Deep in the cracks between the above-ground music business, creative artists who couldn’t (or perhaps simply didn’t want to) land a label deal created some fascinating work. To be sure, much of it was idiosyncratic: the so-called gatekeepers in the industry saw as their remit a kind of commercial standard: will it sell? If the answer was a resolute no, a contract was unlikely to follow.
But in such cases, those effectively unsupported artists soldiered on, sometimes making their own records and self-releasing them. Or, as the case may be, pressing the records in very small quantities and then – for whatever reason – not selling any at all.
That’s the case with something called The Happy Dragon Band, a late ‘70s aggregation and brainchild of keyboardist-composer Tommy Court. He recorded one album, the then-song self-titled LP that has recently received its first above-ground/legitimate reissue thanks to Org Music.
Now, is it weird? Well, of course it is. Squealing synthesizers abound, creating an atmosphere that frankly was a good three years ahead of its time. The music doesn’t seem to be influenced by much of anything I can identify, though if your tastes include such artists as 50 Foot Hose and Tonto’s Expanding Head Band, then you should definitely seek out this one.
That said, The Happy Dragon Band is more conventionally song-based than what came from those aforementioned synth pioneers. And there’s something approaching a standard instrumental lineup here as well; it’s not merely synths. Players like drummer John Badanjek – later noted for his work with Alice Cooper and many others – are on this record.
There’s a trancey vibe to songs like “In Flight,” though its nightmarish quality and mannered vocals (reminiscent of Japan) aren’t likely to offer peace to the listener. “A Long Time” features atonal shards of guitar (or synth) and vocals that suggest early Mothers or the Residents, with those bizarre vocal lines crisscrossing over the galloping, insistent beat. Deeply weird, and likely to clear the room of less musically adventurous types.
The Happy Dragon Band doesn’t sound like anything else happening in 1978. Despite its title, “Bowling Pin Intro” is a lengthy piece that owes a debt to musique concrete and early Tangerine Dream. But just when you think the whole affair is going to be strange and unremittingly atonal, there’s “Lyrics of Love,” a breezy, almost folk-rock offering. Tom Carson’s vocals are expressive to be sure, but there’s a weirdness about them that keep even this almost-commercial tune in an off-kilter vein.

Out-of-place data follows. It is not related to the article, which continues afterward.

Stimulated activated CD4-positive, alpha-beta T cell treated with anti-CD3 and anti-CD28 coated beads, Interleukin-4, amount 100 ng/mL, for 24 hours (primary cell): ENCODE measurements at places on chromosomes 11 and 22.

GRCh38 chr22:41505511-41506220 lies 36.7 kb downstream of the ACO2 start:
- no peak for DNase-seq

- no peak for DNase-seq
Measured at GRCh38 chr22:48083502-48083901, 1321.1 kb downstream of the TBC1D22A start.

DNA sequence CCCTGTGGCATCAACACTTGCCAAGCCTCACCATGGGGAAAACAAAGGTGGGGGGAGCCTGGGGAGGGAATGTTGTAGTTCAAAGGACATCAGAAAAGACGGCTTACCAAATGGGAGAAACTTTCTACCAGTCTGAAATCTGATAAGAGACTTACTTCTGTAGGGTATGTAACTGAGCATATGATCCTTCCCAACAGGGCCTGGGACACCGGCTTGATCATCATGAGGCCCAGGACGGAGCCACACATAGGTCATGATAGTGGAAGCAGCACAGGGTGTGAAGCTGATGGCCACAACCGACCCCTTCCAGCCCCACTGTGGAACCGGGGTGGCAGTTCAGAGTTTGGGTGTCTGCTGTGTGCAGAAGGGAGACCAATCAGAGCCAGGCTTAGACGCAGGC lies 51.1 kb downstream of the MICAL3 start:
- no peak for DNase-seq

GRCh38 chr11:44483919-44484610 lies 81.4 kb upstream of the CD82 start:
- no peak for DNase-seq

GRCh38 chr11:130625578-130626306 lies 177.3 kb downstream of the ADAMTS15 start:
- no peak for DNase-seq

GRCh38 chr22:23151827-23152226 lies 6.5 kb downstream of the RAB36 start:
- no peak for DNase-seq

Seeing a title called “Disco American” might lead one to expect, well, disco. Instead there’s another slab of strangeness. The lyrics do indeed concern the dance music genre, but the music is something else. Imagine Captain Beefheart, Blossom Toes and – I dunno, Mother’s Finest? – all getting together, getting really whacked out and putting together a song-about-disco. Strange, strange, strange, with howling vocals and a thunderous/thudding rhythm section.
Oddly enough, “Astro Phunk” is closer to disco, with a character that suggest P-Fun as played by a bunch of (very talented) white dudes. If you’ve ever heard Utopia’s shelved disco effort Disco Jets, this sounds a bit like that, but it folds in some decidedly skronky synth lines that would send dancers running for the exits. In a good way, I say; it’s one of the LP’s strongest cuts.
“Inside the Pyramid” features comparatively conventional instrumentation supporting a reliably outré vocal arrangement that recalls Joe Byrd and Dorothy Moskowitz circa United States of America. But, but: it has a snaky lead guitar part that roots it (albeit uncomfortably) in the rock idiom. The original record ended with a cacophonous synth extravaganza, “3-D Free (Electronic).”
In cooperation with the shadowy Court, Org Music has appended its reissue with a pair of additional tracks; guess what: they’re weird, too. Wonderfully so.
As the story goes, Court pressed 200 copies in 1978, and didn’t sell any. Today it’s nearly but not quite as rare: the Org Music pressing only adds 1000 units to that total. An original pressing will set you back three figures, should you even encounter one. While they last, the Record Store Day releases from Org are more modestly priced.
If your Throbbing Grsitle and Faust records don’t succeed in send unwanted visitors packing, a copy of The Happy Dragon Band may well do the trick. And if you’re in the mood for something completely free of mainstream vmusical values, something clearly done in the spirit of free artistic expression, you could do much worse than The Happy Dragon Band.